P.S. This is going to be a very long, link heavy post, I encourage all who read this to check out every link, they're very important; also there is a larger point that I want to make about what this video represents, but to do it I'm going to have to break down the video and my response into three parts. PLEASE read the entire post!!!
P.P.S. Unless otherwise specified, majority of the "historic context" examples I use in this post will be in reference to Black American struggles, as I am a Black American woman.
A Little Background Information...
According to Faucheux, her annoyance with the dialogue around diversity had been building for a long while because she felt that the word was too often being used as a way for people to "attack" certain authors for not featuring marginalized groups. Now, when she said this it gave me the impression that that was going to be the entirety of her video: providing examples of times authors were piled on for not including diverse characters. Now, I will admit that this is the only of two portions of her video that I agreed with her on, because misinformed, overzealous individuals can and do exhibit very vicious behavior in the name of social justice. Speaking of vicious, Faucheux brings up a particular exchange that she saw happening between several Twitter users whom she did not name and Victoria Schwab, author of the adult fantasy novel Vicious. This account, possibly in a conversation or thread, mentioned that they didn't like that Vicious had a predominantly white cast of characters (or at least no definitely distinguishable characters of color). I don't know how that exchange went down, but Faucheux did show a few of Schwab's responses.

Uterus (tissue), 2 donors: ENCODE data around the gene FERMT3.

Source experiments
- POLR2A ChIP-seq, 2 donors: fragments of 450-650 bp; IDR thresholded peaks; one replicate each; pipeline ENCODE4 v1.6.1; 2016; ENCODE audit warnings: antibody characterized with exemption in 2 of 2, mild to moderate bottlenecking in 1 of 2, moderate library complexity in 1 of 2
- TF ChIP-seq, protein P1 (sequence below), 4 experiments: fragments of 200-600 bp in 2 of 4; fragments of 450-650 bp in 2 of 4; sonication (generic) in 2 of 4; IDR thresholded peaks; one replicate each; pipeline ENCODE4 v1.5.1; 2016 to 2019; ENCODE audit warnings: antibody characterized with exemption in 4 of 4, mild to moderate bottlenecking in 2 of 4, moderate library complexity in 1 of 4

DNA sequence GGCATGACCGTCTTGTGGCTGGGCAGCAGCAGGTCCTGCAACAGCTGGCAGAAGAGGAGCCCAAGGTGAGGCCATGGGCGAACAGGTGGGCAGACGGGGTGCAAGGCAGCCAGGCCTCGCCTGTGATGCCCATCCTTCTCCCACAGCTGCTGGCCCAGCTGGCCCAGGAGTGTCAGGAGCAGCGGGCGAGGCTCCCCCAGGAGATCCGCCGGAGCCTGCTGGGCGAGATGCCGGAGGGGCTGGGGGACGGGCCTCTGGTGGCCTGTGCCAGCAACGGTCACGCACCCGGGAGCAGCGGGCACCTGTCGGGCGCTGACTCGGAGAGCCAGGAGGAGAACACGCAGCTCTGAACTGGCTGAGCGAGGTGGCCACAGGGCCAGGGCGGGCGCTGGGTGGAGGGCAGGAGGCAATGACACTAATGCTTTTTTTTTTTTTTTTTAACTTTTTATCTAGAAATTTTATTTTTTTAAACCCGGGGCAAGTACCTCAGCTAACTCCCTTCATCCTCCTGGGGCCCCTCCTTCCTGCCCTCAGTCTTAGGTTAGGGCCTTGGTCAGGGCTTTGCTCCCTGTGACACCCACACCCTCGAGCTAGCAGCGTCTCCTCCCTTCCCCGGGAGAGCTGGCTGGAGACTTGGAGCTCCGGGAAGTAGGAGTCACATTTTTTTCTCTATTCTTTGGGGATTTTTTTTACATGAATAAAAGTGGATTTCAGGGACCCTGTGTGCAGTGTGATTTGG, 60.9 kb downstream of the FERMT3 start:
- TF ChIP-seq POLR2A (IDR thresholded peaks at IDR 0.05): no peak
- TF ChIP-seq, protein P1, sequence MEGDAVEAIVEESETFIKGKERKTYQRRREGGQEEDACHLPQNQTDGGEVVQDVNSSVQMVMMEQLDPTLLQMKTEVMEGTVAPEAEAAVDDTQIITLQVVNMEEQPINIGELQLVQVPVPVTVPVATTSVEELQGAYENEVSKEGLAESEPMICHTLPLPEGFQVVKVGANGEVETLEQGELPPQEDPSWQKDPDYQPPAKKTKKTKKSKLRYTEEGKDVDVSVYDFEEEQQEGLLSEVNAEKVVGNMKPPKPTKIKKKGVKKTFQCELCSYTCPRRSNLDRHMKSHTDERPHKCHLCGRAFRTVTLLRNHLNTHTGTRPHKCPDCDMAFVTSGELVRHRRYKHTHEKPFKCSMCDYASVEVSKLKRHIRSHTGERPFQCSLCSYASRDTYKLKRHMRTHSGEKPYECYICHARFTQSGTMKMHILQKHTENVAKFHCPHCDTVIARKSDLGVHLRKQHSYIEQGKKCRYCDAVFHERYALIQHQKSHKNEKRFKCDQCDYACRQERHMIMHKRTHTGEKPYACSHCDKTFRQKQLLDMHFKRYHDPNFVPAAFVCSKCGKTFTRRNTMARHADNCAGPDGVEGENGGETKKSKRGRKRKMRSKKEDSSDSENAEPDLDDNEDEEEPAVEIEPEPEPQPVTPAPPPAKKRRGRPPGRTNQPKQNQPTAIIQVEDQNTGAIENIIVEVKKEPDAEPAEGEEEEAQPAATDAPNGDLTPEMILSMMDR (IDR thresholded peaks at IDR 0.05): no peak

I'm not even going to go into the all too often habit of white authors throwing around words like "hate" and "attack", because that's a whole other issue in and of itself.
This exchange obviously had Faucheux feeling some type of way, and thus drove her to make the video.
The only two good points in the whole video...